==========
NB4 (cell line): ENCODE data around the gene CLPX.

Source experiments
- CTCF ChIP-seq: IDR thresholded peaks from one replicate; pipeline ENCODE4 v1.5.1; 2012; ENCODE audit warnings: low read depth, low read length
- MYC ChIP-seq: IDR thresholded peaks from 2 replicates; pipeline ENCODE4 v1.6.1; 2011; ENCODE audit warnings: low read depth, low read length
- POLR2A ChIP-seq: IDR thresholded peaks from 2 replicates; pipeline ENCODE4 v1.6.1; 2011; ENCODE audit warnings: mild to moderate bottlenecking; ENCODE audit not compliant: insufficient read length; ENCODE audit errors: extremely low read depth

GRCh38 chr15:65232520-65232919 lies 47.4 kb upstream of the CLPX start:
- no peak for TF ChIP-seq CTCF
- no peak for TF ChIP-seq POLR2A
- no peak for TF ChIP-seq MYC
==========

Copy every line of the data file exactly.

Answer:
NB4 (cell line): ENCODE data around the gene CLPX.

Source experiments
- CTCF ChIP-seq: IDR thresholded peaks from one replicate; pipeline ENCODE4 v1.5.1; 2012; ENCODE audit warnings: low read depth, low read length
- MYC ChIP-seq: IDR thresholded peaks from 2 replicates; pipeline ENCODE4 v1.6.1; 2011; ENCODE audit warnings: low read depth, low read length
- POLR2A ChIP-seq: IDR thresholded peaks from 2 replicates; pipeline ENCODE4 v1.6.1; 2011; ENCODE audit warnings: mild to moderate bottlenecking; ENCODE audit not compliant: insufficient read length; ENCODE audit errors: extremely low read depth

GRCh38 chr15:65232520-65232919 lies 47.4 kb upstream of the CLPX start:
- no peak for TF ChIP-seq CTCF
- no peak for TF ChIP-seq POLR2A
- no peak for TF ChIP-seq MYC